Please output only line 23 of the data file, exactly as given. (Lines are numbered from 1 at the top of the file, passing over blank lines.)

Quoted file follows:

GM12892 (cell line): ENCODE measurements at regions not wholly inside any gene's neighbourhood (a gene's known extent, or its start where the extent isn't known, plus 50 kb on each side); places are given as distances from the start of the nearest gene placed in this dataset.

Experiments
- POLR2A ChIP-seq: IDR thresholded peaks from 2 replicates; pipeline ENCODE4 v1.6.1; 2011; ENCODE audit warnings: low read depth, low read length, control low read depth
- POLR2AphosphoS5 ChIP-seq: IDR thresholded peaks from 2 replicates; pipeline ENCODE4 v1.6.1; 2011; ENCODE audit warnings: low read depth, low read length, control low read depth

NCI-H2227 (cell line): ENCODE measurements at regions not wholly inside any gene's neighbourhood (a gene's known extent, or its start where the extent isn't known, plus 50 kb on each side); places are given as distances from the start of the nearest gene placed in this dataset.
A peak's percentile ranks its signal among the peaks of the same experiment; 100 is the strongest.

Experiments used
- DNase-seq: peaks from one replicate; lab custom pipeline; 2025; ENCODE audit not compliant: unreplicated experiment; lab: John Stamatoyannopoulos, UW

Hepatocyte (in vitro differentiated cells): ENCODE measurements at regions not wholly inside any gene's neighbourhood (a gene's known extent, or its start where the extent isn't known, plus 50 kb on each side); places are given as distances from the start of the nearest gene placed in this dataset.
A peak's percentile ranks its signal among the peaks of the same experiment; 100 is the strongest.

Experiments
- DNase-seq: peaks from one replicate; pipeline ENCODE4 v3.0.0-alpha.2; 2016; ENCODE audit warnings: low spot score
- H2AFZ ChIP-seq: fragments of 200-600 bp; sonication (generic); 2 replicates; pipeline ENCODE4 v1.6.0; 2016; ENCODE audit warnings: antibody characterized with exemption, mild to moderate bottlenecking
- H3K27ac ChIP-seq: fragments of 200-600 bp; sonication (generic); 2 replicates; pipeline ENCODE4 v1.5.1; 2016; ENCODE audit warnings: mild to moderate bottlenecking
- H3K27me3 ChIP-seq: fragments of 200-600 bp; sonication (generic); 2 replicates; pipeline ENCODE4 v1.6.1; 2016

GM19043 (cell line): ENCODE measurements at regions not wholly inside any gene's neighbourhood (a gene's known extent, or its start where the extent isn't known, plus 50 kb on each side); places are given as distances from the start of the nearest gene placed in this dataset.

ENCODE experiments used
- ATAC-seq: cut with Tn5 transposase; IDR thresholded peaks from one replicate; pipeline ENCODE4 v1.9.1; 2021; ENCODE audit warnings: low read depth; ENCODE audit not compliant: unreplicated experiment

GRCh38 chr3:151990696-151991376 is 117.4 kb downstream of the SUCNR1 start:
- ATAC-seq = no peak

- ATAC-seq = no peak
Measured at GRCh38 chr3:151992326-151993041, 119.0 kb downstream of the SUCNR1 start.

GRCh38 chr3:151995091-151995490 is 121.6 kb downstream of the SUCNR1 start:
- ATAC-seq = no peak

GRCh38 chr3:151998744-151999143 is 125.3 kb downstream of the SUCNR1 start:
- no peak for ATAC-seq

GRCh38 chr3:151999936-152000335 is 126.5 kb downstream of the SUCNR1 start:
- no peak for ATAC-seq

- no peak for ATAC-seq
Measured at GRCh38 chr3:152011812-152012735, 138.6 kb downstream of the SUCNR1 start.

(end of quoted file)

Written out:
GRCh38 chr3:151995091-151995490 is 121.6 kb downstream of the SUCNR1 start: